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Treating Bee and Wasp Stings

Updated on July 19, 2010

 I have had the luck of avoiding any type of sting, from any type of bee out there. Be it a regular bee, wasp, hornet you name it. Nothing in 11 years. But of course I had the misfortune today of getting stung. At first it didn't register with me what had caused the terrible pain that made me jump off the porch steps. But once I calmed down and realized it, I immediately tried to find the culprit. Looking as best I could, I found the sting on the lower right side of my back. Red, swollen and gross. I had been stung by a wasp (I later learned what it was)

I ran back into my mother's house and told her what had happened. She, of course, laughed at me. I, of course, was semi freaking out. So I came home with a quickness and looked up what to do in the event this should ever happen to me again.

And hopefully I can go another 10+ years without it happening!

What you should know from the start

 If you have never had a sting then you are lucky in some ways. In others, not so much. You should know right away that if you are allergic in anyway to a bee, wasp, or hornet sting (or any other type of bee's) that you should get medical attention as soon as possible.

The treatment of a sting can depend on the severity of your condition. Many of the complications arising from a sting can be countered pretty quickly if medical attention is given in a applicable time frame.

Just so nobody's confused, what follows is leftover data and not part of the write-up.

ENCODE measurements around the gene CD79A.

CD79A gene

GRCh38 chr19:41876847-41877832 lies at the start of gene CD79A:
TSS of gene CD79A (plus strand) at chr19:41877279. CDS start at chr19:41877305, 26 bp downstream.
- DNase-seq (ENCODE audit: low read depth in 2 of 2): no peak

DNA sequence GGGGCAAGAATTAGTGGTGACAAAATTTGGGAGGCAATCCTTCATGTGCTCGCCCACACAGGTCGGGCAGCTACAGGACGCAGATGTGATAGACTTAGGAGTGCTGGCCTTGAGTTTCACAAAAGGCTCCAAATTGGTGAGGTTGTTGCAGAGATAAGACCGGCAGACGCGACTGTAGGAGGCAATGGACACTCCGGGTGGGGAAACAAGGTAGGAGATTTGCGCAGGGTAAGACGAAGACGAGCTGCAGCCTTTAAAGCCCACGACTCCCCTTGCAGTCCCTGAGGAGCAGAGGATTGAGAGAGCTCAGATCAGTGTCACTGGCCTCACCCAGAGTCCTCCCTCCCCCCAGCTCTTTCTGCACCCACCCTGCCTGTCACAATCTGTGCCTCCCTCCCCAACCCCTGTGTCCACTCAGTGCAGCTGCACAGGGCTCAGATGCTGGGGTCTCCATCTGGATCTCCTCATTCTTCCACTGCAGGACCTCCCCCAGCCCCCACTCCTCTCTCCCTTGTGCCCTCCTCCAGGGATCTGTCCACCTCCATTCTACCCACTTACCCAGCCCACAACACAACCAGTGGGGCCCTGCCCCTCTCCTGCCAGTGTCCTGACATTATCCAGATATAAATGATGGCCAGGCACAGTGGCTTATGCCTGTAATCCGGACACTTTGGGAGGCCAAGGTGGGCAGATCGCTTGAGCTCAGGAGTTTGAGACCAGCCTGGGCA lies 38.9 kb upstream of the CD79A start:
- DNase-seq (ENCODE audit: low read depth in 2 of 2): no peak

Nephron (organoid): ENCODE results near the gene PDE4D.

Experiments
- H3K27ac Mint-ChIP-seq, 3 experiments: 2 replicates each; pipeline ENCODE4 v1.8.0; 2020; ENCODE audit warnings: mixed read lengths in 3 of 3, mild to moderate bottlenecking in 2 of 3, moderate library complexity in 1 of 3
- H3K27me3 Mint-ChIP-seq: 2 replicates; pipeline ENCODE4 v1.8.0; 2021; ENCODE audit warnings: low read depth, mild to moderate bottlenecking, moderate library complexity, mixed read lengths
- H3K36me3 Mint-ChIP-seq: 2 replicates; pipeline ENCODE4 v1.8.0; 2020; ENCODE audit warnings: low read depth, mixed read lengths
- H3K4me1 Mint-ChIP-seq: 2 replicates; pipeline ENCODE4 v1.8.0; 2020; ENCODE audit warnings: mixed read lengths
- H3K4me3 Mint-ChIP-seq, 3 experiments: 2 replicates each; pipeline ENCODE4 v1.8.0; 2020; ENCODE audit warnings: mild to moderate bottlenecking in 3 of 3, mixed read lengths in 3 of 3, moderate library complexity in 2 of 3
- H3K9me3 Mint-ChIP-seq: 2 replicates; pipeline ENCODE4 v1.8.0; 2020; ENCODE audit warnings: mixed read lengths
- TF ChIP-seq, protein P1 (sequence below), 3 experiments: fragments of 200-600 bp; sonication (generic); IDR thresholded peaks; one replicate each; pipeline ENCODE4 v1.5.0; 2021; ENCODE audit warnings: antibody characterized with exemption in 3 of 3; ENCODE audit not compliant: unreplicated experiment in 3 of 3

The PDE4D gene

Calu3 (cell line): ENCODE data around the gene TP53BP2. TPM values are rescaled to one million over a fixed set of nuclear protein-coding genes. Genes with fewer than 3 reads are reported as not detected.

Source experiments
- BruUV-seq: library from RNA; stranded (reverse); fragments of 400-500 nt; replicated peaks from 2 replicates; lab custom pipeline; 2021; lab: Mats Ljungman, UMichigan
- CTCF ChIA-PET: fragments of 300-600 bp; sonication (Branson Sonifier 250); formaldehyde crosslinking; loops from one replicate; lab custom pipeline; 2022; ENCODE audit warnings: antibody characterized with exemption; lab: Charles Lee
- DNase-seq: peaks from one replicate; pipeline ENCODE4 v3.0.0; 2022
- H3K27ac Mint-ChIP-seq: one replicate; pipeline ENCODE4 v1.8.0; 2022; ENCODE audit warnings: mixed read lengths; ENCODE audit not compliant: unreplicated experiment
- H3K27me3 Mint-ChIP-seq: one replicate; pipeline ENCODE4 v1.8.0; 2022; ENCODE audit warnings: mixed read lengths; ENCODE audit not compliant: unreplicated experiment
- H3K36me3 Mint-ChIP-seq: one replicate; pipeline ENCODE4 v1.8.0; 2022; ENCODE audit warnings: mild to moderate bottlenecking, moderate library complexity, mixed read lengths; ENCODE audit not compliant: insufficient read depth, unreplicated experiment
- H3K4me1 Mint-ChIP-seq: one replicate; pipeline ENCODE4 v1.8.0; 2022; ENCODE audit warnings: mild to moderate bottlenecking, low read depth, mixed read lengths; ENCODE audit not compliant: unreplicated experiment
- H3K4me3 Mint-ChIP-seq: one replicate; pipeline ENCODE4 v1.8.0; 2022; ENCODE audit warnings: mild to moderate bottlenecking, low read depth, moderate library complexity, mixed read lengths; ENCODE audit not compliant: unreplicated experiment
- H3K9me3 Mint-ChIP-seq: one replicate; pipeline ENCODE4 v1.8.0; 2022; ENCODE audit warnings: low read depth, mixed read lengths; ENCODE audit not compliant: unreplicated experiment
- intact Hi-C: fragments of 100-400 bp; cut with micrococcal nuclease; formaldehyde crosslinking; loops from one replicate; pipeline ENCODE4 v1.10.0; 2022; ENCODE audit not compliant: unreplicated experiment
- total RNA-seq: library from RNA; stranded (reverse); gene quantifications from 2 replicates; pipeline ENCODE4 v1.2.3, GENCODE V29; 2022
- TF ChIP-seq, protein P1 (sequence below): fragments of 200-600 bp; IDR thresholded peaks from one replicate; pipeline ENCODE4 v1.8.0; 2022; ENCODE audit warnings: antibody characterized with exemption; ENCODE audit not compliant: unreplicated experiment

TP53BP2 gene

What to do in case you are stung.

 Here are some tips to apply when you get stung.

  • Remove the stingers (if there are any) immediately.
  • Apply ice. It will apply some relief to the sting site. Apply ice for 20 minutes once every hour as needed. Place a cloth between the ice and your skin to avoid the freezing of the skin.
  • Take an antihistamine such as Benadryl, or something that won't make you drowsy such as Claritin.
  • Take Ibuprofen or Tylenol for pain as needed.
  • Wash the sting off with soap and water. Then proceed to place some sort of antibiotic ointment on the sting site.
  • If it has been ten or more years since your last tetanus booster immunization shot you may want to consider getting one soon.

Warning...when removing the stinger...

 *Never use tweezers to remove a stinger from your body. This could cause you to release more poison into your body from the stinger. *


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    • Sunnyglitter profile image

      Sunnyglitter 7 years ago from Cyberspace

      I am TERRIFIED of bees and wasps! I hope I never need these tips!